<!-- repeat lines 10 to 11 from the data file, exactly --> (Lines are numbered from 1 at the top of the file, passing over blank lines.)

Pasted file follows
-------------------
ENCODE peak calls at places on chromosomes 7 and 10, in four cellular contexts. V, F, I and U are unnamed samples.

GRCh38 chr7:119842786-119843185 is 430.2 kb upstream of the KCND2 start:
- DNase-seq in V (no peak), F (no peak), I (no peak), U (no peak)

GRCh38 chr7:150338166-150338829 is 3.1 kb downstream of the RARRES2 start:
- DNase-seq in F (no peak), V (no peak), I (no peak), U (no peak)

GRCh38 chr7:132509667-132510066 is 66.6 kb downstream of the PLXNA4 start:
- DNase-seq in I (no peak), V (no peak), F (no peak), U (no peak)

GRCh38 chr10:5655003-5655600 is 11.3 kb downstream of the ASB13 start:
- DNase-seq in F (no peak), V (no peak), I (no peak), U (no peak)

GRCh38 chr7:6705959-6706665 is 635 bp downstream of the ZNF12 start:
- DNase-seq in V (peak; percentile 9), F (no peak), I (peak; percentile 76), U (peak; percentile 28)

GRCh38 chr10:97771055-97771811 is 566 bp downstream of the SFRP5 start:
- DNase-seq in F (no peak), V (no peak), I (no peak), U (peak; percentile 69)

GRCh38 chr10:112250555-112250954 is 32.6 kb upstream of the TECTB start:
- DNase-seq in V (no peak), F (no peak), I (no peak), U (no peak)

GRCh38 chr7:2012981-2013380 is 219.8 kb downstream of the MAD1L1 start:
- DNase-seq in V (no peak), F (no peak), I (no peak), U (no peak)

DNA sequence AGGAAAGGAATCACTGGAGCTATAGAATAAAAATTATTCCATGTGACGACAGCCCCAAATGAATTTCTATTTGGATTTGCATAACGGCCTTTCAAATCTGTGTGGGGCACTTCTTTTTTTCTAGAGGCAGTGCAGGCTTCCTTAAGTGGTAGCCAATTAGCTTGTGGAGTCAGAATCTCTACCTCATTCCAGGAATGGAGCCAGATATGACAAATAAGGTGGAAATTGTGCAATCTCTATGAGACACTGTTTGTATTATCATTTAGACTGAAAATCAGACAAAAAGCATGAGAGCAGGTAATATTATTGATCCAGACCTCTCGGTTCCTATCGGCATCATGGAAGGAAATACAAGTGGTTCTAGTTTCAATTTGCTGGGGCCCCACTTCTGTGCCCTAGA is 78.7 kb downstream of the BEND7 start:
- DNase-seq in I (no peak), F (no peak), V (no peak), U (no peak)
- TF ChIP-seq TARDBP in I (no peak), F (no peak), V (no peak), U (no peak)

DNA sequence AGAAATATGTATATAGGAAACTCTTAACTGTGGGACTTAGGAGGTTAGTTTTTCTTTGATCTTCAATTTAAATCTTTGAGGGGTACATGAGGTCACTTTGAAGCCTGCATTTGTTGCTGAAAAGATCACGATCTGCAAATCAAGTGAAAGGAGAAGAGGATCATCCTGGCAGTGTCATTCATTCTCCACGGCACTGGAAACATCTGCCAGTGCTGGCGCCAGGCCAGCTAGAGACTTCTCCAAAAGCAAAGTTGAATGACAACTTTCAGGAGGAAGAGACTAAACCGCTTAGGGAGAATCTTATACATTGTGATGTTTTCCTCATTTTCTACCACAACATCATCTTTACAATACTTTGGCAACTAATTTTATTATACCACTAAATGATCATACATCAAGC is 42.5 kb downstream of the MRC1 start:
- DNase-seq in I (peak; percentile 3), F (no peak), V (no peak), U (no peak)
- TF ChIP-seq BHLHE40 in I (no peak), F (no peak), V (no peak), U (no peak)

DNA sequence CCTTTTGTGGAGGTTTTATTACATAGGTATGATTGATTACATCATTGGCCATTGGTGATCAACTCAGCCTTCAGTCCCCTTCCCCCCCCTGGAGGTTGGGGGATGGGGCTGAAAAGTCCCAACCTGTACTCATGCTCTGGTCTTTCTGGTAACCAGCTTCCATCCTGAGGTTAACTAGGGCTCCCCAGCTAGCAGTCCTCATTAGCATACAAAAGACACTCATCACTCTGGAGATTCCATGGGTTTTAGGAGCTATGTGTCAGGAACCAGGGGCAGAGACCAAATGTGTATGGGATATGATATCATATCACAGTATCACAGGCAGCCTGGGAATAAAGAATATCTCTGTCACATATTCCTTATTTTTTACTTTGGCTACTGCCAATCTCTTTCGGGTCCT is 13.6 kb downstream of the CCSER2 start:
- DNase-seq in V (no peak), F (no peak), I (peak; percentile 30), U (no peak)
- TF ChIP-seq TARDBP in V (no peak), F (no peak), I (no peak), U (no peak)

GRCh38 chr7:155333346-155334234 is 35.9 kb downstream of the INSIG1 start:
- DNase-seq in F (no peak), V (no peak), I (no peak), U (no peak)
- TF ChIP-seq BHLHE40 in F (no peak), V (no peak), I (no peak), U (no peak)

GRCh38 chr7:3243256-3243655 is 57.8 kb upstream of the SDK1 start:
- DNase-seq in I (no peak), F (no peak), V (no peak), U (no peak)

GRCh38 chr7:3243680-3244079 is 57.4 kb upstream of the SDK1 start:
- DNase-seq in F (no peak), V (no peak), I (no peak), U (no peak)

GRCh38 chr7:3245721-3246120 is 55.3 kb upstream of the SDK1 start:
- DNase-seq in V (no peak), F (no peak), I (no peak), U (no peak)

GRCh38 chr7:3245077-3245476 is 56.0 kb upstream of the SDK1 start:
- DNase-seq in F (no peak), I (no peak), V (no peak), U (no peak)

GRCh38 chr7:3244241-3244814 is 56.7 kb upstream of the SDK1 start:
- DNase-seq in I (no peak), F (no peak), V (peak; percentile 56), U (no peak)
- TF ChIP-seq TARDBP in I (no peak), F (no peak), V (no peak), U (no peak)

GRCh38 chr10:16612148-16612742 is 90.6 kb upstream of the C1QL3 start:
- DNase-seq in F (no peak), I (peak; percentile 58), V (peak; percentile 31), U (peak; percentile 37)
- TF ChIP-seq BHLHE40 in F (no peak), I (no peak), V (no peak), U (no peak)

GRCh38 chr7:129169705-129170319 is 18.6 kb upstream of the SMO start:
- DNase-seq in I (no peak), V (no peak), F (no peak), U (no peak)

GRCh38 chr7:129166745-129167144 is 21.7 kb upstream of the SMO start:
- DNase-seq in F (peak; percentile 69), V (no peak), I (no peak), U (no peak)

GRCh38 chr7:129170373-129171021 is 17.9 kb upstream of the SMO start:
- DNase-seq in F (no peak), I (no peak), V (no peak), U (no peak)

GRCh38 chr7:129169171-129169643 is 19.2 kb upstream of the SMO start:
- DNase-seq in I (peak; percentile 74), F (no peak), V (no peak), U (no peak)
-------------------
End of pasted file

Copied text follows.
GRCh38 chr7:6705959-6706665 is 635 bp downstream of the ZNF12 start:
- DNase-seq in V (peak; percentile 9), F (no peak), I (peak; percentile 76), U (peak; percentile 28)